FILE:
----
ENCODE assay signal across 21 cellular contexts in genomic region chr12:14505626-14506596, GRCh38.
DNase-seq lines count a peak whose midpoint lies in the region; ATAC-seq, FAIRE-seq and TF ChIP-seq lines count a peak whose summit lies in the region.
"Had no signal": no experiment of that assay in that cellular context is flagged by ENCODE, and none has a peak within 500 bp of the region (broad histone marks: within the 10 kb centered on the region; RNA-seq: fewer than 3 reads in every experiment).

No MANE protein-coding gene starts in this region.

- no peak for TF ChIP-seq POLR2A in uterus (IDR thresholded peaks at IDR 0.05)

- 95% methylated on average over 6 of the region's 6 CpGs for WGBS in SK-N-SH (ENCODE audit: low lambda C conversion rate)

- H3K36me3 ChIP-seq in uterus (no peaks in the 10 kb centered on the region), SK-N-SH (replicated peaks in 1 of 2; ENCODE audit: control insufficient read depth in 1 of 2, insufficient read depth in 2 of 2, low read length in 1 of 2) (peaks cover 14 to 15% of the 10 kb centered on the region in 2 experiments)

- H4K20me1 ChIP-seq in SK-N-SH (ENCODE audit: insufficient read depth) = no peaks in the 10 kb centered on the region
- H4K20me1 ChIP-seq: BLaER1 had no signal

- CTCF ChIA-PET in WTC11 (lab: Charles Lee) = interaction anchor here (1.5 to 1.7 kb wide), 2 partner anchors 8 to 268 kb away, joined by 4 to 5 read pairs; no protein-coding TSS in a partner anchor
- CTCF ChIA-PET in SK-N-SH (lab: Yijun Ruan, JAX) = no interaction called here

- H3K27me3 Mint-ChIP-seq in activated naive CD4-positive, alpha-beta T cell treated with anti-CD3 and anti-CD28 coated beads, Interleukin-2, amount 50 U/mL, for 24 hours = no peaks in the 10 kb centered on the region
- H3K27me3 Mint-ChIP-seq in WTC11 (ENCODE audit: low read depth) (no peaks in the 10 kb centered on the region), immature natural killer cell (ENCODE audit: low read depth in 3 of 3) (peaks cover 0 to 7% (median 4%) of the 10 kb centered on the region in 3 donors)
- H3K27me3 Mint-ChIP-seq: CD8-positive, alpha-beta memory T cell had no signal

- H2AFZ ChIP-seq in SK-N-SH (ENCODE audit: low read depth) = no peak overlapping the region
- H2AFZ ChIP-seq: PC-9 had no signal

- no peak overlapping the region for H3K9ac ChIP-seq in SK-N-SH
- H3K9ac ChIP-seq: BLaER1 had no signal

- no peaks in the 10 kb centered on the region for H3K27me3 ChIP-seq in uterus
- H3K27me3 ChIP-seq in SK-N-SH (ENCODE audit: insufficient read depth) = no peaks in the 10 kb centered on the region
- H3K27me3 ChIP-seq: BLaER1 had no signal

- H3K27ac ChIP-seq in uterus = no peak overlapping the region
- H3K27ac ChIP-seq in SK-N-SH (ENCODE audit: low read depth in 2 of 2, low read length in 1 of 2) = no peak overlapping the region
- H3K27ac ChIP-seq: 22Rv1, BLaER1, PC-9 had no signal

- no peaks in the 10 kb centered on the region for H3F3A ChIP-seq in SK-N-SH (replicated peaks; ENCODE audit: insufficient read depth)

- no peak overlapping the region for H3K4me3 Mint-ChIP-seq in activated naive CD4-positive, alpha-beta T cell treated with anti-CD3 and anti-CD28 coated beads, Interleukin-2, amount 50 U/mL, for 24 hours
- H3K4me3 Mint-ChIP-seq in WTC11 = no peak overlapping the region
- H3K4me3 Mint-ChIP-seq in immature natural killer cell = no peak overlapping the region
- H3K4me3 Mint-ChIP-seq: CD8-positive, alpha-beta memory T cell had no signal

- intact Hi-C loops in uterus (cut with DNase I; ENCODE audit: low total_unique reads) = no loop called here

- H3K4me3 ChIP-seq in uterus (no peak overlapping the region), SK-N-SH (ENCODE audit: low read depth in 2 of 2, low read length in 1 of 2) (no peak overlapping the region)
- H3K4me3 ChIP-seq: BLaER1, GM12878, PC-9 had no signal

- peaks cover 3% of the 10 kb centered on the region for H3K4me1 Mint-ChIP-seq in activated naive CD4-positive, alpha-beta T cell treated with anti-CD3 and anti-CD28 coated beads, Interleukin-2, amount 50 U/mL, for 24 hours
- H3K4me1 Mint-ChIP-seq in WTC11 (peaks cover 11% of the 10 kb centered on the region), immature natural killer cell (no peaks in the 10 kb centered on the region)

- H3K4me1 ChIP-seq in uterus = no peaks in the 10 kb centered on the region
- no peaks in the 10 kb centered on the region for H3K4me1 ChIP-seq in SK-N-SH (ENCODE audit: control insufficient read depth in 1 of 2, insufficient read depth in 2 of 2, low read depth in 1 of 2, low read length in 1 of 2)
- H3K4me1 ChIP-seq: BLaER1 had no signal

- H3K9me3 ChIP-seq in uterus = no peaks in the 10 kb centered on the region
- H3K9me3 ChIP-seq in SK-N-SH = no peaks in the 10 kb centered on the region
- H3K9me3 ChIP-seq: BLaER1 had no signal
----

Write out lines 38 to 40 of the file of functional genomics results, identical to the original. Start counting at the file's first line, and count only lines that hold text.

- H3K9me3 ChIP-seq in uterus = no peaks in the 10 kb centered on the region
- H3K9me3 ChIP-seq in SK-N-SH = no peaks in the 10 kb centered on the region
- H3K9me3 ChIP-seq: BLaER1 had no signal